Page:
Special Anniversary Report: The Future of the SMO [Part 1]
Can Ukraine turn things around?
(cover art credit: Rybar)
Well folks, a week ago was our official one year anniversary here. My very first article was published on February 1st, 2023. Since then, the dashboard here tells me I’ve done 182 articles, with an additional 34 on my second newsletter.
From memory, the first half year or so of writing I seemed to have been averaging 6-8k words per article, only semi-recently finding ability to tamp down my wild flights to maybe 3-4k per. All things considered, this could put me at somewhere in the 4-6k average range x 182, which would put me at over 900,000 words just from this news letter alone. You can add perhaps another 34 x 3000 = 100,000+ from the second one.
That means in a single year, I’ve outputted potentially over 1 million words here, which is equivalent to more than 10 average-sized novels, which are usually around 90k words. A cursory search tells me Tolstoy’s War and Peace clocks in at 587,287 words, with the Lord of the Rings trilogy tallying ~480,000.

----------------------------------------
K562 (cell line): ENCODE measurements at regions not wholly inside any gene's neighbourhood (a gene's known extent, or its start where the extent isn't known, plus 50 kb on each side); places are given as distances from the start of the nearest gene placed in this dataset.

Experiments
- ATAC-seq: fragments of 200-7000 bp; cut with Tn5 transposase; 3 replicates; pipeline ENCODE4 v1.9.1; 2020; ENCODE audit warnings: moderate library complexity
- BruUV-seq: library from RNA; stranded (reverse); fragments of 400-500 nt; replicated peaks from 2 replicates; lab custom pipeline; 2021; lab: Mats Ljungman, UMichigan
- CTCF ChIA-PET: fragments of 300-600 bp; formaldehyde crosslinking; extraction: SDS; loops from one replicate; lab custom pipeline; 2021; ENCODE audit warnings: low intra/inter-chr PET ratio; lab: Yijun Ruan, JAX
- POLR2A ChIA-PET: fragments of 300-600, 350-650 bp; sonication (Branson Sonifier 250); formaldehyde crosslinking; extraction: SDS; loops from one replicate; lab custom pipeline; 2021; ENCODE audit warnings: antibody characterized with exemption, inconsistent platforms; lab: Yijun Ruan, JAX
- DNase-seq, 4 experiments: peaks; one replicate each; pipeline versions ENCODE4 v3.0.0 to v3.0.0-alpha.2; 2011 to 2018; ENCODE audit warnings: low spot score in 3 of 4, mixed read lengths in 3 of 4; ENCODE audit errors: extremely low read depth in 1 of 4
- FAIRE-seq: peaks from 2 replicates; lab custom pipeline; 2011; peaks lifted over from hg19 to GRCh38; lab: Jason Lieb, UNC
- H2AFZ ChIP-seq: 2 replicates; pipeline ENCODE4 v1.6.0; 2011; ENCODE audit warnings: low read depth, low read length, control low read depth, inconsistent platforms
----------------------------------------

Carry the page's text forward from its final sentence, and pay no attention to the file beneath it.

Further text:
I note this partly because I myself find this an astounding figure, and can hardly imagine where all those words came from—but also because one recent unsubscribed customer complained that they could not justify paying the monthly subscription owing to, what they said, was a low output.
Of course, pure quantity is never praiseworthy in its own right, but in a tongue-in-cheek and jesting spirit, I think it’s evident here that my output is certainly the last thing anyone can fault me for. In fact 182 articles divided by 12 months comes out to 15 per month, which averages to an article every 2 days or so. That doesn’t seem bad at all; and that’s not counting the second publication.
Of course, this is also a subtle sell: for all those interested in becoming paid subscribers, here is quantitative proof you will not be let down, at least when it comes to the regularity of quality, well-researched posts.
And unfortunately you will have to become a paid subscriber to read the rest of this massive report on the state of the war, and the future outlook thereof. It ended up coming in at such a hefty scale that I decided to split it into two parts. The first part here is ~6000 words, and the second—in my opinion more interesting—part is already fully written, but will release in a day or two, so as to give you time to read and digest the first one.